Tag Archives: symbols

Friday Reflections: Freedom

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Hullo, folks! I’ve had a bit of a break this summer because of a bit of travelling and plenty of family fun, but I’m back for today’s Friday Reflections post.

One of the world’s most beloved poets (of course, she was much more than a poet, too), Maya Angelou, recently passed away. Her poems are amongst my personal favorites; they always inspire me, and give me strength.

Today’s post has also been inspired by her life, and the topic is Freedom.


Image Source: quotesstack.com

The Meaning of Freedom

Well, the dictionary certainly defines freedom in several ways, depending on the context — but each of us desire different kinds of freedom. It could be freedom of speech or the freedom to choose a way of life; it could be the freedom to read books, the freedom to be educated. It could be a country’s freedom — independence. Someone could be breaking out of social confines: limits determined and imposed by society, based on class, creed, race or gender. One could also yearn spiritual freedom.

What’s the first kind of freedom that strikes you? Which would you prefer most? Do you think you already have it? If not, why not? If so, does it satisfy you?

You could also always write about how doing some specific action set you free in some way. Perhaps creativity sets you free? Or going out for a run in the early morning? It could be emotionally taxing, like letting go of someone or some past incident; it could be a ritual of some kind that releases you in some way. One could also let go of inhibitions and fears (like in the song, Let It Go). Go for whatever resonates with you best!

Freedom works great as a theme in novels and short stories, even in poetry; and there are many symbols that are commonly used to represent the concept of freedomBirds (in flight) are amongst the most common images used (such as as on the covers of the book series, The Hunger Games). Another image is that of broken chains, which constructs a story: there is a past (one of confinement), then the struggle for liberation, and finally freedom.

“You only are free when you realize you belong no place — you belong every place — no place at all. The price is high. The reward is great.”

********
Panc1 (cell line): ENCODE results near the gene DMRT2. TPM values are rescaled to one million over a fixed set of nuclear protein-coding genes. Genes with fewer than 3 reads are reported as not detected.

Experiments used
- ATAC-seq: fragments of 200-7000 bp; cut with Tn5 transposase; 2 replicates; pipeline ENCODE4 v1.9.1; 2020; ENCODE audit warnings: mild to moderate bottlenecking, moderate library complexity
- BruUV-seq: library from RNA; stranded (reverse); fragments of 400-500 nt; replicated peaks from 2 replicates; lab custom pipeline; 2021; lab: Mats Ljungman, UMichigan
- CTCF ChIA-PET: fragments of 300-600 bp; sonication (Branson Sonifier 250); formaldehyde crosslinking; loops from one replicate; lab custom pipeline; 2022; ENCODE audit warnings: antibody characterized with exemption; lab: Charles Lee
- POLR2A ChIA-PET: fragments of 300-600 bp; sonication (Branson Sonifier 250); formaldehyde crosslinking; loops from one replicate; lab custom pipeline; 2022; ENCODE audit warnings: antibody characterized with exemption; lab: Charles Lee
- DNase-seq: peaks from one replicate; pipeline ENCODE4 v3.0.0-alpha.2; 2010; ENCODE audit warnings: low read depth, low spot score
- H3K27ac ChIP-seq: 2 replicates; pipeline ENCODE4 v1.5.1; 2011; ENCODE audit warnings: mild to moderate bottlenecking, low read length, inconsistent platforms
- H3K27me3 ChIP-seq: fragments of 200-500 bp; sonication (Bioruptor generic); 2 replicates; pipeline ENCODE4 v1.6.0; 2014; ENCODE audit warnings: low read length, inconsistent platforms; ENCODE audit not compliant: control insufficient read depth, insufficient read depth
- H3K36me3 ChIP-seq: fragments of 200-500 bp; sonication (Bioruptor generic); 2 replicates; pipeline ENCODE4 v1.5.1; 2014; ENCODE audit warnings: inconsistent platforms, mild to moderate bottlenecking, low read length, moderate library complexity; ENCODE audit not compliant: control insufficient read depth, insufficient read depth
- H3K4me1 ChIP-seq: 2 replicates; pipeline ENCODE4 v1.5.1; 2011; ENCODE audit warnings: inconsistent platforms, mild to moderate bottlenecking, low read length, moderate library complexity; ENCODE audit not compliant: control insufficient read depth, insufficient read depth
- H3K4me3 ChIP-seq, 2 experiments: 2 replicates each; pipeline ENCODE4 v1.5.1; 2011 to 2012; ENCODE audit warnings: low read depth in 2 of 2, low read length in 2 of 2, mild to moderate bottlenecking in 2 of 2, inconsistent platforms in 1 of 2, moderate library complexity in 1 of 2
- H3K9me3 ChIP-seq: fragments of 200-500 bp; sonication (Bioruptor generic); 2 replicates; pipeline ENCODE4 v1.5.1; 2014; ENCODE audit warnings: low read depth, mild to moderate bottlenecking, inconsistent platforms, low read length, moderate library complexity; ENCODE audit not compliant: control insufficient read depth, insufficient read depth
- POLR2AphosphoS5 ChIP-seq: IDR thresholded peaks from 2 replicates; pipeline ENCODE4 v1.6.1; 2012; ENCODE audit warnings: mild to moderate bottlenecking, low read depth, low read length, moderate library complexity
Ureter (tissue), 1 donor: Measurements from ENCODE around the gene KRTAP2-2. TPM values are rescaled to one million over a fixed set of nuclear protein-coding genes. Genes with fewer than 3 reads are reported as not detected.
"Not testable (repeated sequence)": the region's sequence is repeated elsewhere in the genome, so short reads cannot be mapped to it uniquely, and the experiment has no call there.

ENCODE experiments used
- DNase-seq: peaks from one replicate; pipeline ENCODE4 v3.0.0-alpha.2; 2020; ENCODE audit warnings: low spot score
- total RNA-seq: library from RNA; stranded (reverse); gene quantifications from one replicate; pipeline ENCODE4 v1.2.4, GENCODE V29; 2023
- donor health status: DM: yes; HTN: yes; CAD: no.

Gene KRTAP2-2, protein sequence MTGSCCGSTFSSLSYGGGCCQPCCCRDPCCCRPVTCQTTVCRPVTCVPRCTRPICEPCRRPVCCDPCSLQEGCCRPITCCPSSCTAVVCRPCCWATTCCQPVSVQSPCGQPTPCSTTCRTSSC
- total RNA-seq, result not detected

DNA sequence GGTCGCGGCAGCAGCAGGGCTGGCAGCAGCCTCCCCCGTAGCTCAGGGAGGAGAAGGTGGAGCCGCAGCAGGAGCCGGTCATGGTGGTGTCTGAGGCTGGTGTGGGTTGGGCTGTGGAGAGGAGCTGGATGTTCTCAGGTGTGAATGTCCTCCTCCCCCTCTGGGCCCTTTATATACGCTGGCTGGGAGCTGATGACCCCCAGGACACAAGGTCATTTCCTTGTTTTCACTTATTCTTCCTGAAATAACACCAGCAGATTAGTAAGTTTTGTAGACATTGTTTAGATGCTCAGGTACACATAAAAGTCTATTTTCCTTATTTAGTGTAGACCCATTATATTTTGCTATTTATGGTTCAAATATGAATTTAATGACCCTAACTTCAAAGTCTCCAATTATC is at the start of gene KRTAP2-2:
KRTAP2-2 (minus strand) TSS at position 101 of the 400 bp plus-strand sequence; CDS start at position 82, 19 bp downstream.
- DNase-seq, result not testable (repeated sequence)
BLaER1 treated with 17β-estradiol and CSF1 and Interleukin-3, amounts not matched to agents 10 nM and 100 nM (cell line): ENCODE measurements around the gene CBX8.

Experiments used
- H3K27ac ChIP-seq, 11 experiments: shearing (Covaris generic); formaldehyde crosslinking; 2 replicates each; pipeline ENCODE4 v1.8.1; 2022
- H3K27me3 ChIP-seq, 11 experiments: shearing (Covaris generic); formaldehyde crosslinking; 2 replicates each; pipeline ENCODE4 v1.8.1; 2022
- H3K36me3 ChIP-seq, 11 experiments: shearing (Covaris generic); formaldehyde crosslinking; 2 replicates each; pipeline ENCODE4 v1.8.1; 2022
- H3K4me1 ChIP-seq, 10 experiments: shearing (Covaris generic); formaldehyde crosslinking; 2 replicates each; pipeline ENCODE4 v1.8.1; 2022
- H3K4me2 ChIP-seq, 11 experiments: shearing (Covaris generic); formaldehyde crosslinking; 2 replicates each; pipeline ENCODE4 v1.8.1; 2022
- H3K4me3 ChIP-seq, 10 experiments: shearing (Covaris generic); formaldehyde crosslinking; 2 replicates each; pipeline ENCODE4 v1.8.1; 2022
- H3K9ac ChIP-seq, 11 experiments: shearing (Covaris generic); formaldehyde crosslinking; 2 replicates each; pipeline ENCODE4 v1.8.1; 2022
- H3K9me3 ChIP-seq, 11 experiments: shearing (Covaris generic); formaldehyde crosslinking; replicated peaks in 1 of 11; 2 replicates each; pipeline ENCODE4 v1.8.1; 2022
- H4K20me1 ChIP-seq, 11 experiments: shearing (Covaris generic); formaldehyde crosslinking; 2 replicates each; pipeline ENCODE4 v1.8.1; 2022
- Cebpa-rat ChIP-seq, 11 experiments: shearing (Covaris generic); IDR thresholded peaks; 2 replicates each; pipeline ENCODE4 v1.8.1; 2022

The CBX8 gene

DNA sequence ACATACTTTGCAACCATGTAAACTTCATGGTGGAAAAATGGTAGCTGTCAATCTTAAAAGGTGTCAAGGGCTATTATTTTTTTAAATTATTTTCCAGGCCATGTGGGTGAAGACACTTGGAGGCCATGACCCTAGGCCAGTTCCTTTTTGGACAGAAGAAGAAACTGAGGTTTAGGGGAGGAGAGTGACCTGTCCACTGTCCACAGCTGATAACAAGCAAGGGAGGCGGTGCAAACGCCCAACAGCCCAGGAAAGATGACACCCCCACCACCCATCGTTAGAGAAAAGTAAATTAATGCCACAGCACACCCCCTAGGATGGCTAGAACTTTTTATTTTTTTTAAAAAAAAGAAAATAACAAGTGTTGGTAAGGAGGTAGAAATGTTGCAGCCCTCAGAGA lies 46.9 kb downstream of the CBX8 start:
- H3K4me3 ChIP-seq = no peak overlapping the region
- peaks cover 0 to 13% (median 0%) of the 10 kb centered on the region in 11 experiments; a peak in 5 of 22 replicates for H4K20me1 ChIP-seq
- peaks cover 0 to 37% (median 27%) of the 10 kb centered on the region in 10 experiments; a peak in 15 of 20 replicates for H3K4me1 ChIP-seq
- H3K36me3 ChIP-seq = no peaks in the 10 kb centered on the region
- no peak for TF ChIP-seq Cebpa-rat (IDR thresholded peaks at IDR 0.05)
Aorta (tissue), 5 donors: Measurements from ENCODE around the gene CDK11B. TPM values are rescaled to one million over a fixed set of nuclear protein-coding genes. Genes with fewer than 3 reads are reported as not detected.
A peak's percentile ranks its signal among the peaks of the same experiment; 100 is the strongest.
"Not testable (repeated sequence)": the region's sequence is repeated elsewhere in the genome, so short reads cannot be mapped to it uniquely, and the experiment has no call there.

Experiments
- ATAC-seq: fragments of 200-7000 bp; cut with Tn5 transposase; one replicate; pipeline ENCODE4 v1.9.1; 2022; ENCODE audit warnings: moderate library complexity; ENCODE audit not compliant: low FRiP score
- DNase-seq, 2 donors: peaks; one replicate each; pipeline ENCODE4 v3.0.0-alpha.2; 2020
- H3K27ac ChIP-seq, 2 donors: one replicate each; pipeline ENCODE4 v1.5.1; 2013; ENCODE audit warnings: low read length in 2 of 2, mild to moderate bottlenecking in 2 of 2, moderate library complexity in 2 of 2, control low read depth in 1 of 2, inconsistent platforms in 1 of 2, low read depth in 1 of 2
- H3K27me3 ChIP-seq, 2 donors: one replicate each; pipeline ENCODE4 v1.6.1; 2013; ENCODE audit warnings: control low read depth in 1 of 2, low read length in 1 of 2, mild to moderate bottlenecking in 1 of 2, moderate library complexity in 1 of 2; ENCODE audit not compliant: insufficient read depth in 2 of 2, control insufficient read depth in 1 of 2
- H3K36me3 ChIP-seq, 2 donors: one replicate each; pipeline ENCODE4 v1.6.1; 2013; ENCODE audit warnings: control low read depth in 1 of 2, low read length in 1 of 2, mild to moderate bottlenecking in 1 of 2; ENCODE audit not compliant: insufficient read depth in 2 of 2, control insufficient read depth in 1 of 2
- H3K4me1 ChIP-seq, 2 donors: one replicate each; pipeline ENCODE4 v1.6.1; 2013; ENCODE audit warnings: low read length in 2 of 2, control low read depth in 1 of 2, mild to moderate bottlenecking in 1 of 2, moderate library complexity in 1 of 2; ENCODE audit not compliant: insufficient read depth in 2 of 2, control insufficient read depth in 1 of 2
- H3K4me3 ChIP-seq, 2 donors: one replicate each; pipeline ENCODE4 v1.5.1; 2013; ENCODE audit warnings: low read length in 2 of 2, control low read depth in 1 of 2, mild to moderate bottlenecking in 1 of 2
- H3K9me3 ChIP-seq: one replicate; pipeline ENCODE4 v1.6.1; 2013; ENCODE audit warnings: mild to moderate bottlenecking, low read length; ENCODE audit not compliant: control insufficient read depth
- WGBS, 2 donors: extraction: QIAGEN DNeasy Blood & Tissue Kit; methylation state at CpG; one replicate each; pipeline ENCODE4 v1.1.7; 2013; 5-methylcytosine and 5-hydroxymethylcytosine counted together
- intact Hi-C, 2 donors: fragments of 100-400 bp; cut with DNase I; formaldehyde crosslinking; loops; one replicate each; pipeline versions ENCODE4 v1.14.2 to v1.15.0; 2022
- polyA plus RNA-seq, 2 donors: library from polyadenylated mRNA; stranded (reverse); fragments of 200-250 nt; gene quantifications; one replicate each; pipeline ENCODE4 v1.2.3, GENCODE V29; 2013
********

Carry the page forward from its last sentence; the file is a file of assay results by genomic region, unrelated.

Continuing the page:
-Maya Angelou

An Exercise: Illustrate your concept of freedom

Based on what kind of freedom you’ve chosen to write about, can you construct an image that would be representative of it? Try to avoid cliché images, come up with something different. Try to be specific, and use all five senses to flesh it out.

You’re welcome to even try to sketch this image, if not write a poem or a prose piece.

‘I Know Why the Caged Bird Sings’

One of Ms. Angelou’s best-known and loved works is her autobiographical work, I Know Why the Caged Bird Sings; the poem of the same title is equally famous.

I share it with everyone here today, so that it may continue to sing of freedom:

A free bird leaps
on the back of the wind
and floats downstream
till the current ends
and dips his wing
in the orange sun rays
and dares to claim the sky.

But a bird that stalks
down his narrow cage
can seldom see through
his bars of rage
his wings are clipped and
his feet are tied
so he opens his throat to sing.

The caged bird sings
with a fearful trill
of things unknown
but longed for still
and his tune is heard
on the distant hill
for the caged bird
sings of freedom.

The free bird thinks of another breeze
and the trade winds soft through the sighing trees
and the fat worms waiting on a dawn bright lawn
and he names the sky his own

But a caged bird stands on the grave of dreams
his shadow shouts on a nightmare scream
his wings are clipped and his feet are tied
so he opens his throat to sing.

The caged bird sings
with a fearful trill
of things unknown
but longed for still